Background: Melanoma cell lines treated with decitabine show upregulation of cancer antigens, and interferon-α upregulates MHC Class I antigens in cancer cells, leading to enhanced T-cell recognition and T-cell mediated tumor apoptosis. We evaluated the synergy between the hypomethylating effects of decitabine and the immunomodulatory effects of interferon in a combination regimen administered to advanced melanoma patients in a phase 1 trial.
Methods: Patients with one prior systemic therapy were eligible. Using a modified 3 + 3 design, patients received escalating doses of decitabine and pegylated interferon α-2b (PEG-IFN) during every 28-day treatment cycle. Global DNA methylation was measured on days 1 and 5 of cycles 1 and 3. Cytokine profiling and quantification of T-cell subpopulations by FACS were performed at baseline and cycle 3.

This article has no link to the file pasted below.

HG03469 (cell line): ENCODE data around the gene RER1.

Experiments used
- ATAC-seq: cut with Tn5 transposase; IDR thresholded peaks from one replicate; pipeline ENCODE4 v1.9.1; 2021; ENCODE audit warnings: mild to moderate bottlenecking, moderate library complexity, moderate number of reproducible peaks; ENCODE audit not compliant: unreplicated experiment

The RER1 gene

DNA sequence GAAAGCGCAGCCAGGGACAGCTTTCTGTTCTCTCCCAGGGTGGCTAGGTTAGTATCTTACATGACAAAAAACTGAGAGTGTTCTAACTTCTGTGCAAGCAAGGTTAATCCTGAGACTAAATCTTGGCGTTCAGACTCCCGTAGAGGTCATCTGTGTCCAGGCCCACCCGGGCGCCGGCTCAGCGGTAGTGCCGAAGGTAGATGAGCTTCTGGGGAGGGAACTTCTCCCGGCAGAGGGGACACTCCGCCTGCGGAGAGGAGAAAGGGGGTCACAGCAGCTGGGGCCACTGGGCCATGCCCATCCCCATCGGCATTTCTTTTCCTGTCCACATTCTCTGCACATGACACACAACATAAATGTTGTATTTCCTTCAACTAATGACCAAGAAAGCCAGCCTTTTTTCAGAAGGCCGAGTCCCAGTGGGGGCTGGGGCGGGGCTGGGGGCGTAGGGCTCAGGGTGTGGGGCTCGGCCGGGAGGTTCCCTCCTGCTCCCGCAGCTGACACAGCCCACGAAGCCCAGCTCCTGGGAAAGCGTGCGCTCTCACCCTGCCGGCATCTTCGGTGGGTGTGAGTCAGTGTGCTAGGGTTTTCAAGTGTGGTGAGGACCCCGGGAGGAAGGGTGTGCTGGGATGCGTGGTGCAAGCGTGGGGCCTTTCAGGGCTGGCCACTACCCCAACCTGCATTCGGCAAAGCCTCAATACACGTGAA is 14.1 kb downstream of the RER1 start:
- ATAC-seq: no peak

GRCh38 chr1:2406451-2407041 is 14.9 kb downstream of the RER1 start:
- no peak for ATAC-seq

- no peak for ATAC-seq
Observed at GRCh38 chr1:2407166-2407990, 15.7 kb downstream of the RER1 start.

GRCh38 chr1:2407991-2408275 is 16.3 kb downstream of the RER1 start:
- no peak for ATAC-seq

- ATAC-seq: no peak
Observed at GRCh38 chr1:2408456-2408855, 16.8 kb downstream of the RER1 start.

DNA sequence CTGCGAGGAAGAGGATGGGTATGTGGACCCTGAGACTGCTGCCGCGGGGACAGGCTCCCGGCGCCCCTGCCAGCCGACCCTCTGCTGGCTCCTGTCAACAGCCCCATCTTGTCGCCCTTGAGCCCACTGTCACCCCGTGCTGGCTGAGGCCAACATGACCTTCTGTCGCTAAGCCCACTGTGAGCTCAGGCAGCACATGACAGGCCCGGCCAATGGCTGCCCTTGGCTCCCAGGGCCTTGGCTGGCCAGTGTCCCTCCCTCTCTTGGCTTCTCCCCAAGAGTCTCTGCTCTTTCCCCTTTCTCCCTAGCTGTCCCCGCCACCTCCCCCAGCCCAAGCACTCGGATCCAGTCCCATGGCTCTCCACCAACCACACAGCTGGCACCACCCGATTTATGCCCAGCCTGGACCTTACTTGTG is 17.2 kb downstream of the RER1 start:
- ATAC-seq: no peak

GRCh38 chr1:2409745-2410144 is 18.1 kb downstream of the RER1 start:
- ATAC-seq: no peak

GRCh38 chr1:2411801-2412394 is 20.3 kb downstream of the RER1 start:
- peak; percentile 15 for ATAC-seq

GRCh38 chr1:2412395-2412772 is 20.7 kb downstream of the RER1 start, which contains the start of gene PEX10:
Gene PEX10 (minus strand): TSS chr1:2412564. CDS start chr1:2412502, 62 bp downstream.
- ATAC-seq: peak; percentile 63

Results: Seventeen patients were assigned to one of four dose levels. Decitabine 15 mg/m2/d + PEG-IFN 3 μg/kg was the maximum tolerated dose (MTD). Grade 3/4 cytopenias were seen across all dose levels: anemia (1), neutropenia (7), and thrombocytopenia (2). One patient remained progression-free for 37 weeks. The other 16 patients progressed at or before 12 weeks. Median overall survival was 39 weeks. Hypomethylation was seen at all dose levels. Due to treatment-induced lymphocytopenia, absolute changes in T-cell populations post-treatment were too small to be meaningfully interpreted.
Conclusions: The response to this combination regimen was characterized by significant myelosuppression, particularly neutropenia. Although disappointing efficacy and slow accrual led to early closure of the trial, hypomethylation showed pharmacodynamic evidence of a therapeutic effect of decitabine at all dose levels.